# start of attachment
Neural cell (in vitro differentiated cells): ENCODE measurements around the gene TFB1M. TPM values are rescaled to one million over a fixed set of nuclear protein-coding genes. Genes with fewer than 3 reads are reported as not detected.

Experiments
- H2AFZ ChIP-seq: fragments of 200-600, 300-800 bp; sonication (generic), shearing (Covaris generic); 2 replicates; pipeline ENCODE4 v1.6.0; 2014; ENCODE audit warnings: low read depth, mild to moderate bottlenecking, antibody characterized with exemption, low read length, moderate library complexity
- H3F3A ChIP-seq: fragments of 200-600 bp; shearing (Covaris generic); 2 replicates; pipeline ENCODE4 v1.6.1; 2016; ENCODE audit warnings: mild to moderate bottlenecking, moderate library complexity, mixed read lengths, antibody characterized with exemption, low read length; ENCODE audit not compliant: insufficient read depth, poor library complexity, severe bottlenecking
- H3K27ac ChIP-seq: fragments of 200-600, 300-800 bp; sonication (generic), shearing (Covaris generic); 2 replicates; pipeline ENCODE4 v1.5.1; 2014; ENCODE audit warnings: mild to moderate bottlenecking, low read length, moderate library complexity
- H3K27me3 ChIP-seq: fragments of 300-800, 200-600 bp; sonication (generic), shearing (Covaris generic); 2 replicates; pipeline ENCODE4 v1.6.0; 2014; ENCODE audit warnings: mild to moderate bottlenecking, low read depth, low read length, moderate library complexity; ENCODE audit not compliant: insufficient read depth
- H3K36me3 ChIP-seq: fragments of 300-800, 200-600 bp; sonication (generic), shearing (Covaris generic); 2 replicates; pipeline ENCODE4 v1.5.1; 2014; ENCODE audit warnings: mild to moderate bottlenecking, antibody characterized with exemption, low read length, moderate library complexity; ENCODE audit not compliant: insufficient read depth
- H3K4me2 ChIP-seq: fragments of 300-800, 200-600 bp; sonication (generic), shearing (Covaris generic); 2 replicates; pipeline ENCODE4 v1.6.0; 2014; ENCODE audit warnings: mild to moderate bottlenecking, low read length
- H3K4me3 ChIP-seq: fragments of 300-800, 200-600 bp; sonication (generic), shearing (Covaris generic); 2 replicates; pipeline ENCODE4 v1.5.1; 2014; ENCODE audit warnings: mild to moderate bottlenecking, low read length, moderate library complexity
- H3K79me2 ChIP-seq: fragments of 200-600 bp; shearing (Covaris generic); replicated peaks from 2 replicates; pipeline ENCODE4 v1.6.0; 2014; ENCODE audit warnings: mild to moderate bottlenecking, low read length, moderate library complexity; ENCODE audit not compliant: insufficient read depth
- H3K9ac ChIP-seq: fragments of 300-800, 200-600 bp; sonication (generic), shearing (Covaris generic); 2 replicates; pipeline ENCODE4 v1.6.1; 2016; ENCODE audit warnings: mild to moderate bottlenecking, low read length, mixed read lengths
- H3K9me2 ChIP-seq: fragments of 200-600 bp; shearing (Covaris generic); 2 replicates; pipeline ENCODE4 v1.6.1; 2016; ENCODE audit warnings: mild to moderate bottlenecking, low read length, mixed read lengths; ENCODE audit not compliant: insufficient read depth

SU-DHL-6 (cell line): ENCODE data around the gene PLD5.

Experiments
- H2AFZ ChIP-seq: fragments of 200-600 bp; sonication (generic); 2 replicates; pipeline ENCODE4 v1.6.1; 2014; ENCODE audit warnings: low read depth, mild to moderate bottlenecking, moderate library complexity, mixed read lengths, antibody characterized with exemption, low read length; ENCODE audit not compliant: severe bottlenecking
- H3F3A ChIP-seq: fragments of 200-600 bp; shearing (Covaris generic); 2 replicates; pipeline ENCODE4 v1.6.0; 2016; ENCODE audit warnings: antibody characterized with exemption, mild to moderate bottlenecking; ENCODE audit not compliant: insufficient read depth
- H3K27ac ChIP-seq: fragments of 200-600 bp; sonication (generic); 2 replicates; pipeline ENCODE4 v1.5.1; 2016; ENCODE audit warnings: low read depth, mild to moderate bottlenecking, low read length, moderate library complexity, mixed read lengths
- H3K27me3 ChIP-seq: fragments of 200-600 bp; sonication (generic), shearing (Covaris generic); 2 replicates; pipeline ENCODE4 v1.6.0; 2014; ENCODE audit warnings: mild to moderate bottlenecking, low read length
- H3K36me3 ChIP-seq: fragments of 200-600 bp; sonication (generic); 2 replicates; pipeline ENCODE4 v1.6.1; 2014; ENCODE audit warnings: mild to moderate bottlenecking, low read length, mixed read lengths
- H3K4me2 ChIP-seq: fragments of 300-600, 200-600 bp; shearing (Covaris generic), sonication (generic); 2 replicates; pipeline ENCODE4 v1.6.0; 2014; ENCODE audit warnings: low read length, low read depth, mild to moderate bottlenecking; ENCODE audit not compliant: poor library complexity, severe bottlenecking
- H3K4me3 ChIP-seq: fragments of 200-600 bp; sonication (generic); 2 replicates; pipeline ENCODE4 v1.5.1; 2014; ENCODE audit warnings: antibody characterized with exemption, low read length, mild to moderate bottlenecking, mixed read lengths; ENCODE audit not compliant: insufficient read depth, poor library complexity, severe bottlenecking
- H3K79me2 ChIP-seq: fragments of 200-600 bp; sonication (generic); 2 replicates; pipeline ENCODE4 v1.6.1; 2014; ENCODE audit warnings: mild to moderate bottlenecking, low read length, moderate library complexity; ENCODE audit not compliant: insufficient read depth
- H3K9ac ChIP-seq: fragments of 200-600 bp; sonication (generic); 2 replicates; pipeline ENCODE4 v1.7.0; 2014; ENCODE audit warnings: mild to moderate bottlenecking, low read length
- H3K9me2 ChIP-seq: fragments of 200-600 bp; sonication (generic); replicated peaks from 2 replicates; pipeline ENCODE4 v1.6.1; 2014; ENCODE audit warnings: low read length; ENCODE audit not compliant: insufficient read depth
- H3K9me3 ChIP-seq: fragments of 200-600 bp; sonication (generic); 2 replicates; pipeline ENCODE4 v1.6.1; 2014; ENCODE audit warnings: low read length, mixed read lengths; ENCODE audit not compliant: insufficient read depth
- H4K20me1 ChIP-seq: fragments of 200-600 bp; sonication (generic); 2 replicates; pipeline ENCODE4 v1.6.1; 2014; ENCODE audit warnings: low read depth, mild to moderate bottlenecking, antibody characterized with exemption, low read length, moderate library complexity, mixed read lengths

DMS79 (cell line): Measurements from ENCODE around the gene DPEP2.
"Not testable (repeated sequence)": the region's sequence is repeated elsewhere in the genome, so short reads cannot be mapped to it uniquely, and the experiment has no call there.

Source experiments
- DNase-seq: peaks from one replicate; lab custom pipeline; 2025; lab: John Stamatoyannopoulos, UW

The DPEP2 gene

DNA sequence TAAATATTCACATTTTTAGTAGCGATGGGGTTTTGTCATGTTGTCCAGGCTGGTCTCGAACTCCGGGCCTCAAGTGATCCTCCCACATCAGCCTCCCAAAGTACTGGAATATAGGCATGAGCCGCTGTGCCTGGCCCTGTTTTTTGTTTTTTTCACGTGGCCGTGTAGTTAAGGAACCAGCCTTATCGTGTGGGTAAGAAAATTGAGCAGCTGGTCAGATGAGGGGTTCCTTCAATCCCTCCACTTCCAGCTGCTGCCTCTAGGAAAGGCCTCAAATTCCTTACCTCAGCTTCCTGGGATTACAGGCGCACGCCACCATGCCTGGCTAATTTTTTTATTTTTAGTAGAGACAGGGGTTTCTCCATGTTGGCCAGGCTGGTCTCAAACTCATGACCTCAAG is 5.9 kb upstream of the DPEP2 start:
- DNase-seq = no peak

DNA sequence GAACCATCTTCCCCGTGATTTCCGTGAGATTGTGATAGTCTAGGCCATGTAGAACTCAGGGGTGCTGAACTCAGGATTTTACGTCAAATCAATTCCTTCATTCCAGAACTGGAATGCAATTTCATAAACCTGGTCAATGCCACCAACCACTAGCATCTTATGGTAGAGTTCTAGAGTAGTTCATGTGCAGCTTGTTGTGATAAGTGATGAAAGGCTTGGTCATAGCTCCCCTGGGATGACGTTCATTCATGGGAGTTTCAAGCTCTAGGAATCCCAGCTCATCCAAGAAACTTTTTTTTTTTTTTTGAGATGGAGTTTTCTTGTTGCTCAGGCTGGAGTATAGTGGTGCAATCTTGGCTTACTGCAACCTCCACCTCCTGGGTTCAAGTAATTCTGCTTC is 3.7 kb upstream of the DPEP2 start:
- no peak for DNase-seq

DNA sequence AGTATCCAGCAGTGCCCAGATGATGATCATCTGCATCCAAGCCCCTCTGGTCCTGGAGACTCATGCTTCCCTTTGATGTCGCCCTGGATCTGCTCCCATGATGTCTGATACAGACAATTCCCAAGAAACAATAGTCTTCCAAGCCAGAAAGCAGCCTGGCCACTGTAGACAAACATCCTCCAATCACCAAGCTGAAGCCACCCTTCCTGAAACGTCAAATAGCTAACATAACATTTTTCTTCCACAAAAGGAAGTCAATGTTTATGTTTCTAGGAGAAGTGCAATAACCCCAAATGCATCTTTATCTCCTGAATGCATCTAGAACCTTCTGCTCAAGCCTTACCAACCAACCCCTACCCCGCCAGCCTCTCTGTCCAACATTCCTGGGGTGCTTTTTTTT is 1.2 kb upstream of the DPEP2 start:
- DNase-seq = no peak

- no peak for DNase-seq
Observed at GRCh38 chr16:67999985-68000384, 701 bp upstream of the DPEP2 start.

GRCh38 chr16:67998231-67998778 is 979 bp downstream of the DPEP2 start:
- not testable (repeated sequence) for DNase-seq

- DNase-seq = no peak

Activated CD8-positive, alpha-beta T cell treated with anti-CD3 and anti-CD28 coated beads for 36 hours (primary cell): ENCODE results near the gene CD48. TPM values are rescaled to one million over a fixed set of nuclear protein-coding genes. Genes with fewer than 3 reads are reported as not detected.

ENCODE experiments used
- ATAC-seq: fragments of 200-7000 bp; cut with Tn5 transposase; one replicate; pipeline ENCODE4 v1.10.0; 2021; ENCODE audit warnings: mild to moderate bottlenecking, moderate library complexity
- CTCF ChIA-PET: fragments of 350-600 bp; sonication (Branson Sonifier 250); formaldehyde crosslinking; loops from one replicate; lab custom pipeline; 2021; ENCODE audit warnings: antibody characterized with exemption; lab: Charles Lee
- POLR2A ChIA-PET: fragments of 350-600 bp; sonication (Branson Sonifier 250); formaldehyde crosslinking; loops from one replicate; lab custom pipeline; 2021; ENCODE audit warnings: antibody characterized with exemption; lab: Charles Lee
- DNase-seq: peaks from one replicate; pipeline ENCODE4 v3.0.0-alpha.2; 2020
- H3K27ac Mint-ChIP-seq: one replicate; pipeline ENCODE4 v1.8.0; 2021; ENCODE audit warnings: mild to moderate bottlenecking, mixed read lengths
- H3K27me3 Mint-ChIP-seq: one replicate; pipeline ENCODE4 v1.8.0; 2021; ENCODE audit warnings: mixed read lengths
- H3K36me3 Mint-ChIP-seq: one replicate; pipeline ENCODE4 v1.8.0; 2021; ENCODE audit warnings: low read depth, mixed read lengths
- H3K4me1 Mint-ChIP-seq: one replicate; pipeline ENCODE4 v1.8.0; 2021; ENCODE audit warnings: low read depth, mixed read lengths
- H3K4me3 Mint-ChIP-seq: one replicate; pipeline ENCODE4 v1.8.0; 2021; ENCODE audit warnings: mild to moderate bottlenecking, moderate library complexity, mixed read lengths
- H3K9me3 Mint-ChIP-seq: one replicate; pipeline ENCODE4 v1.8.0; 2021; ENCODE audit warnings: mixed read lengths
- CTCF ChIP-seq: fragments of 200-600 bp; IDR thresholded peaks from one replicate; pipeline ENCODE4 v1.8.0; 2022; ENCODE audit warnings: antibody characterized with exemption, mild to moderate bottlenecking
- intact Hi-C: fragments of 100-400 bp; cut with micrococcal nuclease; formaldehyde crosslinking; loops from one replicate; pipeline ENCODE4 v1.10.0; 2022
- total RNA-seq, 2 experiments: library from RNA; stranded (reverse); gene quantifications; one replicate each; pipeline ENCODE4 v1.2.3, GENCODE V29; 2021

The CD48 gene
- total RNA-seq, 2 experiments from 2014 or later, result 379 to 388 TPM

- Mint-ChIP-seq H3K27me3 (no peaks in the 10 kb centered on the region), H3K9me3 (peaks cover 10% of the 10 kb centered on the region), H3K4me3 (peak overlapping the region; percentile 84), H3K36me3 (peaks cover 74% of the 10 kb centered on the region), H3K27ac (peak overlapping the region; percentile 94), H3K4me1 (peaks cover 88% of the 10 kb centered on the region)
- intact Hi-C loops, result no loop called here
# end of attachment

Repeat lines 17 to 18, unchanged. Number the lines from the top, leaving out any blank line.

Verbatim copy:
- H3K27ac ChIP-seq: fragments of 200-600 bp; sonication (generic); 2 replicates; pipeline ENCODE4 v1.5.1; 2016; ENCODE audit warnings: low read depth, mild to moderate bottlenecking, low read length, moderate library complexity, mixed read lengths
- H3K27me3 ChIP-seq: fragments of 200-600 bp; sonication (generic), shearing (Covaris generic); 2 replicates; pipeline ENCODE4 v1.6.0; 2014; ENCODE audit warnings: mild to moderate bottlenecking, low read length